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Posts Tagged ‘olde hudson township burying ground’

Looking through my photographs from Old Hudson Township Burying Ground, I found tombstones for classmates.  You may recall that the graveyard adjoins the campus of Western Reserve Academy.

If you look carefully, you can read the words “Our Classmate” above Jacob Harshman’s name.  As far as I can see, he died in 1861.

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Tunis V. Wilson died in 1849, less than a year after he graduated with the Class of 1848. The tombstone doesn’t tell you why he was buried by his alma mater. In the 19th century it was much more common for young men and women who completed advanced education to remain at those institutions as instructors after completing their studies. Maybe that is why he sleeps so close to the Academy.

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Finally, we have the detailed stones for Flavel Loomis, native of New York state.  Loomis died while enrolled at the school at the age of 22, and, his gravestone informs us, his classmates buried him and provided his memorial.

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We don’t live in a culture where dying while in school or within a year or two of completing school is a common occurrence. Yet, before the days of our advanced medical technology, it happened frequently. It is striking how different the world of a hundred or so years ago was.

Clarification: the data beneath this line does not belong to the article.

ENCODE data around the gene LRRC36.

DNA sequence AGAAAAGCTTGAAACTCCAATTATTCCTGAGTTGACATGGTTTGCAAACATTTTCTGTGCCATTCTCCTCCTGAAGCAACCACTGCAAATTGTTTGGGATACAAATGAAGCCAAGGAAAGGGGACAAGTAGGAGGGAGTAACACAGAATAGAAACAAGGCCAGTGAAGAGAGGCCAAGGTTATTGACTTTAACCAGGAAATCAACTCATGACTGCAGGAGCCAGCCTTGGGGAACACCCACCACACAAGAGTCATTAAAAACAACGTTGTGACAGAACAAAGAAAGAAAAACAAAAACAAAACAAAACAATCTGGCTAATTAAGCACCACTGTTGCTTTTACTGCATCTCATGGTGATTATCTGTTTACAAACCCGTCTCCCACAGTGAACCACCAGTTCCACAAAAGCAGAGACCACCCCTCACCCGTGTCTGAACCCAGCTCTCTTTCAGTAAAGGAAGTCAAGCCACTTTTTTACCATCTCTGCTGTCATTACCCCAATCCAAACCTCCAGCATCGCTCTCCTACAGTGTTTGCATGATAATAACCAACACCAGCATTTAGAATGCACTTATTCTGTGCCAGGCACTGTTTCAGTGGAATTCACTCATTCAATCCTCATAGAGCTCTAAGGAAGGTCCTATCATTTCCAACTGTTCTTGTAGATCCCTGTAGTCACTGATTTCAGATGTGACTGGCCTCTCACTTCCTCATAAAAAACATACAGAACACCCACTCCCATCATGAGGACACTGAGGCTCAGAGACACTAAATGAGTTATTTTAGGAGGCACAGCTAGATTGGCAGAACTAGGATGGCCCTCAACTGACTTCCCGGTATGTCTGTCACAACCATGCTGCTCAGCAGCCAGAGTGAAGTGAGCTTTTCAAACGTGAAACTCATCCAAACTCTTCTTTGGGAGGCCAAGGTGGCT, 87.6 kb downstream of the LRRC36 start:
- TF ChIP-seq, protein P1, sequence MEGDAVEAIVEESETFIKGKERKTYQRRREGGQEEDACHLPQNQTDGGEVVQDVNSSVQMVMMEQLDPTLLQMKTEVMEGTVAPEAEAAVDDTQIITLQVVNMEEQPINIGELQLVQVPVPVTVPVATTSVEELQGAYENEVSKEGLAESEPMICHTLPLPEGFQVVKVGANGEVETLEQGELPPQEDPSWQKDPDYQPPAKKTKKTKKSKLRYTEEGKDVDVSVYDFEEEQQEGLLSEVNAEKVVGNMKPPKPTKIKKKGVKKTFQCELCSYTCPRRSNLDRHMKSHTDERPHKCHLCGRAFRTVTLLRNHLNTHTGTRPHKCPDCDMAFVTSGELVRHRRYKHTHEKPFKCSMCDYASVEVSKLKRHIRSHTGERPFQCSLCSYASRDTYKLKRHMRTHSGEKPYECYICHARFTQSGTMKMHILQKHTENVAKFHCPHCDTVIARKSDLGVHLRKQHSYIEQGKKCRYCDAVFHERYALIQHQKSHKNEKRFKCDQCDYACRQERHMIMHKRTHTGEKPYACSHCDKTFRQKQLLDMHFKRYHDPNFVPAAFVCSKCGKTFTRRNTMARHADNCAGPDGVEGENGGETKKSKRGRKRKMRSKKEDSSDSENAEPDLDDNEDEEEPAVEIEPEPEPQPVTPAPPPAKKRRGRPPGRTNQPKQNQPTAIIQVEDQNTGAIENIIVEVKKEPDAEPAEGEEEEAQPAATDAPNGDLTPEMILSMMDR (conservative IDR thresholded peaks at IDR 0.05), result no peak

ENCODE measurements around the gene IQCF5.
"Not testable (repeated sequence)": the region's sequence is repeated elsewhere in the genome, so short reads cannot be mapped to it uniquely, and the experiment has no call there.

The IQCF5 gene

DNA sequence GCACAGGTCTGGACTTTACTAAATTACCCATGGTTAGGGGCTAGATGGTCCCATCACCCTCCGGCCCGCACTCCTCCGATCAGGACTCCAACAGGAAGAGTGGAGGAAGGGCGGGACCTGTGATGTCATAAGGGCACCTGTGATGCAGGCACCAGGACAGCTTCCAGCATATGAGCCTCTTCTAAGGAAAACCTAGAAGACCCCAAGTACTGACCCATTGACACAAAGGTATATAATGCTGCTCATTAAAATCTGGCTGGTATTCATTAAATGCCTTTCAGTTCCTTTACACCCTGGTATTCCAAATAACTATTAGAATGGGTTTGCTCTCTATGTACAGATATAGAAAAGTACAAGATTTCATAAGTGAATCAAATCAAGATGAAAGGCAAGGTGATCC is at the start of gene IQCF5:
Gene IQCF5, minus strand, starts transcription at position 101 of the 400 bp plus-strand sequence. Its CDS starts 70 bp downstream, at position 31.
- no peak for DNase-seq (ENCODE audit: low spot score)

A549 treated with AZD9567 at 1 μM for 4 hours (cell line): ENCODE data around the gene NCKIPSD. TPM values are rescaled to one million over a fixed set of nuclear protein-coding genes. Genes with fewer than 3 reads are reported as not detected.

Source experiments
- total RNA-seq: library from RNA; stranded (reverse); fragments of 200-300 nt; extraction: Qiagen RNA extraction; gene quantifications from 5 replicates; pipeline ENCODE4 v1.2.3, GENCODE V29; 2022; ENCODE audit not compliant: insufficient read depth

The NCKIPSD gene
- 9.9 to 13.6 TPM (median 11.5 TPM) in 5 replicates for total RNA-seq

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Louise Behnke tombstone

We’ll start today with Louise Behnke’s broken tombstone in Adams Street Cemetery in Berea, Ohio, and its carved handshake. According to Douglas Keister’s Stories in Stone and numerous cemetery symbolism guides on the internet, carved hands that appear to be clasped or in the midst of a handshake indicate one of three things: earthly goodbye, heavenly greeting, or matrimony.

This monument for the Towns is in the Old Hudson Township Burying Ground.

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Looking closely at the monument for Elizabeth Brown on the right in Historic Hopewell Cemetery, the words “Farewell mother” above the carving indicate that these clasped hands are clutched in farewell.

George and Elizabeth Brown

J. Monahan’s marker in Erie Street Cemetery features clasped hands.
J. Monahan

It’s not really possible to distinguish whether the sculpture was thinking of goodbyes or hellos, but the third option (matrimony) is usually reflected by two different sets of cuffs on the wrists of the disembodied hands. One cuff will look more feminine and the other more masculine. It’s hard to tell if the Wolfs’ monument in Lakeside Cemetery includes a difference in the cuffs because of the wear on the marker.

Alfred M. and Carolina Wolf

The monument for the Casinos who died in the Cleveland Clinic disaster has very clearly differentiated feminine and masculine cuffs, implying that the clasped hands are there to let you know that the two buried here were married.
Casino

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